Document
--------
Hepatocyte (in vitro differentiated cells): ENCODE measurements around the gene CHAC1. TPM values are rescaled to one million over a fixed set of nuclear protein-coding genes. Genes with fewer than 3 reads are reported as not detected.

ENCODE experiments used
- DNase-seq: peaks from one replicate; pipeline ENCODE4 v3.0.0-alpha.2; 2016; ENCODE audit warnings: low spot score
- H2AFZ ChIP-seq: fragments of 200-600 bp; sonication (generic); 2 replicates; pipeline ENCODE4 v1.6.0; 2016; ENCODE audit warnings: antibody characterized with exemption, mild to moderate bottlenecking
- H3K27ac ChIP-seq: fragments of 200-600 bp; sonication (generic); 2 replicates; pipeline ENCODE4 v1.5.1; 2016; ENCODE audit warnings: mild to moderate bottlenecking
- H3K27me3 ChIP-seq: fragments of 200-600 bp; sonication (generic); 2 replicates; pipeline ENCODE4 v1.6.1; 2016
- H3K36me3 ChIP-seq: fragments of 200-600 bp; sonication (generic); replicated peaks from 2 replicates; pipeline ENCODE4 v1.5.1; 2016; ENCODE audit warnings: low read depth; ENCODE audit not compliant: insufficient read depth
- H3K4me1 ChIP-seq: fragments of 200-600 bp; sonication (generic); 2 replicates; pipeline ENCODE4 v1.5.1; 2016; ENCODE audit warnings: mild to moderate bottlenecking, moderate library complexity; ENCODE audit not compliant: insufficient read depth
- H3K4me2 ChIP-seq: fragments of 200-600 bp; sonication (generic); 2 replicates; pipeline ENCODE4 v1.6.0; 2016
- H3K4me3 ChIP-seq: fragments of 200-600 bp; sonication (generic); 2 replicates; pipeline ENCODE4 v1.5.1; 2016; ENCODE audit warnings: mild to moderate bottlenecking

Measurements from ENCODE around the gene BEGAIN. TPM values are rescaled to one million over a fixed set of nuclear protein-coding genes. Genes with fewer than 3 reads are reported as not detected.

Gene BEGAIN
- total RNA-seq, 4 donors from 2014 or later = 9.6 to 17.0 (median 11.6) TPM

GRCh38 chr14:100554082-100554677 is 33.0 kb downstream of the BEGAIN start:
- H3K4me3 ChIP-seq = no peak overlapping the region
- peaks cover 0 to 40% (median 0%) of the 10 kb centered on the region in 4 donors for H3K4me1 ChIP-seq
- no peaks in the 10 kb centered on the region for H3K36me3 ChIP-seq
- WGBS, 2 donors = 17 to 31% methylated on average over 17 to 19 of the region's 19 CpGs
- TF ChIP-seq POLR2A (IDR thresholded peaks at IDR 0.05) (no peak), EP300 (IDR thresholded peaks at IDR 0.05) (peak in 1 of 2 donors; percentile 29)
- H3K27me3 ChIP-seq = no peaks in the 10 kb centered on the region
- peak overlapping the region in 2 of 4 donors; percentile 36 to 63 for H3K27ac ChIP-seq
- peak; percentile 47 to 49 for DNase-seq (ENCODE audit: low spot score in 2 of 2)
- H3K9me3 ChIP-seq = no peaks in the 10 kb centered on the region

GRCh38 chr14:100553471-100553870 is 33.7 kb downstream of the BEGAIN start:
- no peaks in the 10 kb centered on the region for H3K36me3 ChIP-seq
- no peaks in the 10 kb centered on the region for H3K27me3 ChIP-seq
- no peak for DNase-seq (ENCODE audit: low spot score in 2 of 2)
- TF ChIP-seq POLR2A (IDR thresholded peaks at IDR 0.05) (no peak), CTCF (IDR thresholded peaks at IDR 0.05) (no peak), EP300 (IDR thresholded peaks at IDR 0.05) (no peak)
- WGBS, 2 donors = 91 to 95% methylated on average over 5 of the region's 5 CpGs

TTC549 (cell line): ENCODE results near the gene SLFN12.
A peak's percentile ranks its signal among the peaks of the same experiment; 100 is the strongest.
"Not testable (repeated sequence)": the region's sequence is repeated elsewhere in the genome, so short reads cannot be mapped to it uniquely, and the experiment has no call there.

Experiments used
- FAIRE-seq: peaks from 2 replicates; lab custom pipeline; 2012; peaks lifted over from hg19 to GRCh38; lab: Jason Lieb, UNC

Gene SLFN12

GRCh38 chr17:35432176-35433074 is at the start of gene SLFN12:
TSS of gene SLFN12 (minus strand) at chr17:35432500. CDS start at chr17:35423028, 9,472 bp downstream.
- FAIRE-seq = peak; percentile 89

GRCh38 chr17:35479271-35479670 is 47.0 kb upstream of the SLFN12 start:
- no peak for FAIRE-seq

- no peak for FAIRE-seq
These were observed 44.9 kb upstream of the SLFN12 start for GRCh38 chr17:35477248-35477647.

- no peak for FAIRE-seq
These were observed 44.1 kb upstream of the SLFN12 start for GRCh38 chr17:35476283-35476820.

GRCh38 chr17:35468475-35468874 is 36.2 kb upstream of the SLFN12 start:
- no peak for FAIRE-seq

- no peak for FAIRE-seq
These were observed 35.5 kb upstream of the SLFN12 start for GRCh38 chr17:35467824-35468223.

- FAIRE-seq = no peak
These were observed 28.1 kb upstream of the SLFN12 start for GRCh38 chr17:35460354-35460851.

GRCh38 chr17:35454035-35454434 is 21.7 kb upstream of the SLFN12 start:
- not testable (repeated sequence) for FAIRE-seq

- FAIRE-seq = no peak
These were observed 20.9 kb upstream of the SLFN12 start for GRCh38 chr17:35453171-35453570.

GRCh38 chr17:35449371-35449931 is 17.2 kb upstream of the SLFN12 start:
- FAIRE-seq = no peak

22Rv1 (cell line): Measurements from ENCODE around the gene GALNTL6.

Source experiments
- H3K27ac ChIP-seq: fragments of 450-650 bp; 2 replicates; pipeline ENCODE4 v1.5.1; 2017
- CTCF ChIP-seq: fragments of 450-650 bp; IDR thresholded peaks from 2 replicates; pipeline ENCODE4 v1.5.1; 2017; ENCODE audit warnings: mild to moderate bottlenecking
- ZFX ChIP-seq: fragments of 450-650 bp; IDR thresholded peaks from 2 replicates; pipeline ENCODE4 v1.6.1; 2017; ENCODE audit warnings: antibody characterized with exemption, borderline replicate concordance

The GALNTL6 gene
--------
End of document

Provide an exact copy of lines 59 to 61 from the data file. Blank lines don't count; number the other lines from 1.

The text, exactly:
- H3K27ac ChIP-seq: fragments of 450-650 bp; 2 replicates; pipeline ENCODE4 v1.5.1; 2017
- CTCF ChIP-seq: fragments of 450-650 bp; IDR thresholded peaks from 2 replicates; pipeline ENCODE4 v1.5.1; 2017; ENCODE audit warnings: mild to moderate bottlenecking
- ZFX ChIP-seq: fragments of 450-650 bp; IDR thresholded peaks from 2 replicates; pipeline ENCODE4 v1.6.1; 2017; ENCODE audit warnings: antibody characterized with exemption, borderline replicate concordance